Nepali experts share mixed opinions on NPC and CPPCC
By APD Reporter
The annual two sessions of China’s top legislative body National People’s Congress (NPC) and top national advisory body Chinese People’s Political Consultative Conference (CPPCC) that kicked off on March 5 and March 3 respectively, have now become a matter of the talk across the world. Experts who are closely observing China’s political developments are also following the two sessions and keen to know the decisions to be taken at the end of the sessions. Nepali experts are also closely following the two sessions. Kathmandu-based experts have shared their mixed opinions regarding the outcomes of the NPC and CPPCC.
“Four issues- economic and political reform, defense strategy and high-tech development is likely to get top priority,” says Madan Regmi, Chair of China Study Center. On his recent trip to China he found people very much positive towards President Xi Jinping’s zero tolerance approach in fighting corruption. “It is high time to check corruption to clean internal politics as well to enhance sustainable governance” shared a local resident.
Another expert Khadga KC, a professor at Department of International Relation and Diplomacy argues that America and Europe are ruling this world, not only because of wealth. By this time China should have understood this reality. China is just manufacturing and exporting good and is accumulating wealth but has failed to pay serious attention in academia and research. As a result, till now it has not produced any brand which has become globally popular. “Personally, I feel China needs to go a long way to be global power as it significantly lacks intellectual mass,” he adds. In heavy tone he further adds, “Sadly to date I have no idea about the name of Chinese academician who is Sino-Nepal expert. However, the name list is big for Indo-Nepal relation experts.”
Unlike Regmi and KC, Bishnu Hari Nepal, a foreign policy expert and former ambassador believes, since President Xi’s “Peripheral diplomacy” is praiseworthy and has occupied special place in Chinese diplomacy and thus CPPCC session is likely focus on Xi’s popular Trans-Himalayan economic zone (THEZ) doctrine. It is the only way by which China can make it safe and can increase its influence in South-Asian countries. So, it is obvious, the session to suggest more road, rail and air connectivity with Nepal. Contrary to Nepal’s opinion, Prof. KC thinks sessions may not come up with ideas on aggressive approach to Nepal’s territory as this will create tough time for politically unstable Nepal to strike balance with both neighboring giants- India and China.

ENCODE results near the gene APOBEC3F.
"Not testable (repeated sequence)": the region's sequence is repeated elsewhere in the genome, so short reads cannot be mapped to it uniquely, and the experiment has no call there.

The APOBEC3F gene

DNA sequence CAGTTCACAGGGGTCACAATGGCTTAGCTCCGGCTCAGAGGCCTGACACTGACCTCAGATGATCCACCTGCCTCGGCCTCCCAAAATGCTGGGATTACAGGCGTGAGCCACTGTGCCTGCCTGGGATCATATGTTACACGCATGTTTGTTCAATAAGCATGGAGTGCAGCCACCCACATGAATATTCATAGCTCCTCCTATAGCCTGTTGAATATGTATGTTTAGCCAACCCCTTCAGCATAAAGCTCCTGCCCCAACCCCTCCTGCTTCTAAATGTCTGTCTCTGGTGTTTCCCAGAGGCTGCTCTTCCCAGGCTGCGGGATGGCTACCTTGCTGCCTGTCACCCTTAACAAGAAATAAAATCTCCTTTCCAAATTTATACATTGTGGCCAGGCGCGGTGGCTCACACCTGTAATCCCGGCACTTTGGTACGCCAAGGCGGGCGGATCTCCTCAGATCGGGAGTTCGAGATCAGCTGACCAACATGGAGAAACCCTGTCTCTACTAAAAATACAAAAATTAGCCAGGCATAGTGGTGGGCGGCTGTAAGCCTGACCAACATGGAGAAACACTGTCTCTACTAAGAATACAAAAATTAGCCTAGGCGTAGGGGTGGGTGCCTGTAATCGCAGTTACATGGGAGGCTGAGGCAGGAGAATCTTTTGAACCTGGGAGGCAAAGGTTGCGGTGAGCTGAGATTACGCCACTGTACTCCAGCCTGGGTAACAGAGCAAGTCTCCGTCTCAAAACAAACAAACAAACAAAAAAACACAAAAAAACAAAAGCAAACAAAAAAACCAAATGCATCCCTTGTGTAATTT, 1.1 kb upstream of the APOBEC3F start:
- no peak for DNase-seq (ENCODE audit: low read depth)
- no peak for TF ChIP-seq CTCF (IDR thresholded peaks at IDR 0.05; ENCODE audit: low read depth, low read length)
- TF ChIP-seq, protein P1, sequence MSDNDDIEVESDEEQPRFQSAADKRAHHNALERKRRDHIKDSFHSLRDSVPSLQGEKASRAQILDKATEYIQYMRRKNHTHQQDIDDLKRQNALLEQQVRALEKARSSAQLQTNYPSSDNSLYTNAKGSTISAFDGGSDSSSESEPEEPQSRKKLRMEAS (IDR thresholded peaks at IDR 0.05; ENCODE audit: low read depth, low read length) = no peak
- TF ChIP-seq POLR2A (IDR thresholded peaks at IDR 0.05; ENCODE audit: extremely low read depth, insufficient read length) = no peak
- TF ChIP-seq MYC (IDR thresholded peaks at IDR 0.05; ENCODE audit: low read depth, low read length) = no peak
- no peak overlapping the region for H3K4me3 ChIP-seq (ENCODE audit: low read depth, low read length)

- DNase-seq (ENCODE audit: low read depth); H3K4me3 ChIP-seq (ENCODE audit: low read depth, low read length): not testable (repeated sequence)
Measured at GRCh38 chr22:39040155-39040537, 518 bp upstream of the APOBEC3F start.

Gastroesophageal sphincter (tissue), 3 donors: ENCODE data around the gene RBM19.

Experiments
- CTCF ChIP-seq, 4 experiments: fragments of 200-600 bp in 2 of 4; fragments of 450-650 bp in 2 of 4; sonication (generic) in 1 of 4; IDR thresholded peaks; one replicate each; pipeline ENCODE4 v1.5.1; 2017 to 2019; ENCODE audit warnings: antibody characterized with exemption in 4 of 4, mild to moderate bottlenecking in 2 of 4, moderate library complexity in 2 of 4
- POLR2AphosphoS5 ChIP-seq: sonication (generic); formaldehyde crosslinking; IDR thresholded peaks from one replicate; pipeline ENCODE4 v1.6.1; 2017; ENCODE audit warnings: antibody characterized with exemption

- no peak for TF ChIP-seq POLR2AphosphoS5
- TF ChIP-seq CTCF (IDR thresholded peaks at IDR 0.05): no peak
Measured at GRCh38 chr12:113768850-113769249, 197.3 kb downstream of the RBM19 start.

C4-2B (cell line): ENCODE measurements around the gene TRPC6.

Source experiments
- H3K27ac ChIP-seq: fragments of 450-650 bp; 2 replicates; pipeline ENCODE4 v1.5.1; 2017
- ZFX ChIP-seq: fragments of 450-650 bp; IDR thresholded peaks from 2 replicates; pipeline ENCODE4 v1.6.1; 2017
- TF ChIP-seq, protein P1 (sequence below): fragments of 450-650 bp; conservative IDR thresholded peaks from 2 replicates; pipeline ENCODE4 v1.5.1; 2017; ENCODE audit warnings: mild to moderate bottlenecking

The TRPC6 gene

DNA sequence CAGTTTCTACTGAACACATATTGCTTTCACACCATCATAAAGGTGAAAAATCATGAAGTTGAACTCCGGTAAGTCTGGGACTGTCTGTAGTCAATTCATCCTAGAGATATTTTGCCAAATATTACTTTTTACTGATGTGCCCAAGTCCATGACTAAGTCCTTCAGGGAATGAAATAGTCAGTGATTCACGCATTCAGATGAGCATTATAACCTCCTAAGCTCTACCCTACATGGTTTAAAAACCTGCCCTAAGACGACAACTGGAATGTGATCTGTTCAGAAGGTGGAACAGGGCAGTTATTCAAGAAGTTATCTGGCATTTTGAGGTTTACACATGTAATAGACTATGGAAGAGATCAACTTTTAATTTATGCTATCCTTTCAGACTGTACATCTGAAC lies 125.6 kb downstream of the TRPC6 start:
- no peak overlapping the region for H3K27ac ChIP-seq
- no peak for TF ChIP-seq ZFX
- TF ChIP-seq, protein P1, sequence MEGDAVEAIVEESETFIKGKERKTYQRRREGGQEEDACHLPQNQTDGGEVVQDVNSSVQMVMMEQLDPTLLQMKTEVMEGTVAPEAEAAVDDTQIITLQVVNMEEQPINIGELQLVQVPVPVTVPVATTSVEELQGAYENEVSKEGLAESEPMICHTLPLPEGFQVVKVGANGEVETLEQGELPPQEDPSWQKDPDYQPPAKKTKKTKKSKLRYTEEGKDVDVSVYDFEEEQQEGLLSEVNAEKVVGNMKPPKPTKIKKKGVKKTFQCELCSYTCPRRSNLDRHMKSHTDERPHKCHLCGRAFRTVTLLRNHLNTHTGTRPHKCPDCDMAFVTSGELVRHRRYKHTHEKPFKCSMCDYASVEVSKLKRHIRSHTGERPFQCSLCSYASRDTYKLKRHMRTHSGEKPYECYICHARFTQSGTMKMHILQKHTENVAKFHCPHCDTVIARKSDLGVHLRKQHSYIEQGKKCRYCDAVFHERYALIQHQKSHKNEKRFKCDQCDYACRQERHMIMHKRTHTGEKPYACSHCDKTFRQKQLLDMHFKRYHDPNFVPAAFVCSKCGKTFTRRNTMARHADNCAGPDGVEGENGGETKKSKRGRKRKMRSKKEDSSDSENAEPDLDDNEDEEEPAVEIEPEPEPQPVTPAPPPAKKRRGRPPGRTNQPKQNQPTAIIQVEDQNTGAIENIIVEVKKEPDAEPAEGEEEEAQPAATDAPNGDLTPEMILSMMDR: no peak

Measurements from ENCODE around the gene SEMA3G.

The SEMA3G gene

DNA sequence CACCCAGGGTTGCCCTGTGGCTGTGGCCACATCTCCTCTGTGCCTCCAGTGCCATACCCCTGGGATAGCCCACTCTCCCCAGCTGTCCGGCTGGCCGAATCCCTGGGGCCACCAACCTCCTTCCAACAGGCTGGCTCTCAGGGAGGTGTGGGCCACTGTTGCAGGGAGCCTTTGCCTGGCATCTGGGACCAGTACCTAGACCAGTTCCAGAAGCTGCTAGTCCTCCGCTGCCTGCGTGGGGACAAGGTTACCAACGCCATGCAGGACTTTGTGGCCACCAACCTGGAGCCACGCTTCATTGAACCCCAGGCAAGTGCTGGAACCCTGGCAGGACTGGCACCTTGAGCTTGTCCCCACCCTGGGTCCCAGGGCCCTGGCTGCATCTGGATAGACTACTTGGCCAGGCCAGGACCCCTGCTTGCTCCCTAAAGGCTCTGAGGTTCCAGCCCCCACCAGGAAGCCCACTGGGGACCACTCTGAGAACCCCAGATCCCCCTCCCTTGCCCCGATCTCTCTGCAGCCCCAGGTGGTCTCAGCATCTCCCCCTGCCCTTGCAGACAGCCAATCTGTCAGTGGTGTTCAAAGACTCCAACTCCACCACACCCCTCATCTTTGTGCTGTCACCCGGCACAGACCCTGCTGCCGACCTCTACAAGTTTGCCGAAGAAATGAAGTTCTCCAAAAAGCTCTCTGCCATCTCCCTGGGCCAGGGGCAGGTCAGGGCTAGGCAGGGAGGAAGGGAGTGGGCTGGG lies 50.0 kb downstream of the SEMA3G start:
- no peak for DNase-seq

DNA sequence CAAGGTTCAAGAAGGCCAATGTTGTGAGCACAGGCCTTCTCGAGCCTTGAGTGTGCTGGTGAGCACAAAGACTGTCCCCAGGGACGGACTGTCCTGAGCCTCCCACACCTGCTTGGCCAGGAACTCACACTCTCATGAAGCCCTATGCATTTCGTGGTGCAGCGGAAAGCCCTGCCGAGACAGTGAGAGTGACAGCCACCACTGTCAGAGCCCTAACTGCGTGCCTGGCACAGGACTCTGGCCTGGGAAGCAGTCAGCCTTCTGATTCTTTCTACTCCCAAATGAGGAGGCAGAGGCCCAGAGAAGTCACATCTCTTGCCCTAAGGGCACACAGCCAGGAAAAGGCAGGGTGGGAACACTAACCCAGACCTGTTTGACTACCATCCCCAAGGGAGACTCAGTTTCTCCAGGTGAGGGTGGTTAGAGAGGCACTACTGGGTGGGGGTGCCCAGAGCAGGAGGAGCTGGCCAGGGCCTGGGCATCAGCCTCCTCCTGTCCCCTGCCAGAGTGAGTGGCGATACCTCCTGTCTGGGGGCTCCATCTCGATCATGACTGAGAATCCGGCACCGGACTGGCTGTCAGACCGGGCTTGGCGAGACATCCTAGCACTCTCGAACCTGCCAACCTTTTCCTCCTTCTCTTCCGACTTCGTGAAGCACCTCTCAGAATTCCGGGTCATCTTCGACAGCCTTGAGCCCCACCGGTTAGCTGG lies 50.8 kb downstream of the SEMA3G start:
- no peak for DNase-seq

The sessions are expected to hold discussions on impact of global climate change and its repercussions in Asia and the whole world. “China-US has signed an agreement on climate change. China is serious and has allocated $276 billion for this but US is still reluctant. Apart from this, session members will suggest how to be robust in both soft and hard power in order to change conventional world order status of China,” Nepal said.
At a ceremony marking the 65th anniversary of the CPPCC in September 2014, President Xi highlighted consultative democracy, which immediately attracted widespread attention.
“There are various ways to realize democracy. We should neither stick to one model nor claim that there is a universal one,” Xi said at the ceremony, while pointing out that democracy is not decorative, but a means of solving problems.
As a result ‘Consultative democracy’ has now become the political buzzword in ongoing CPPCC session. Top leaders and members participating in the session are expressing their views that new policies would be more rational. However, here in Nepal experts and scholars express their doubts citing consultative democracy as China’s indigenous model which is yet to be fully tested.
On a different note, pointing out the insufficient media coverage on the news of ongoing big political event NPC and CPPCC by Nepali media, some experts have said that it is “pitiful” that editors of popular newspapers are unaware of these two sessions. “Nepali politicians and scholars should have updated information on major political events taking place in its neighborhood “, they opined.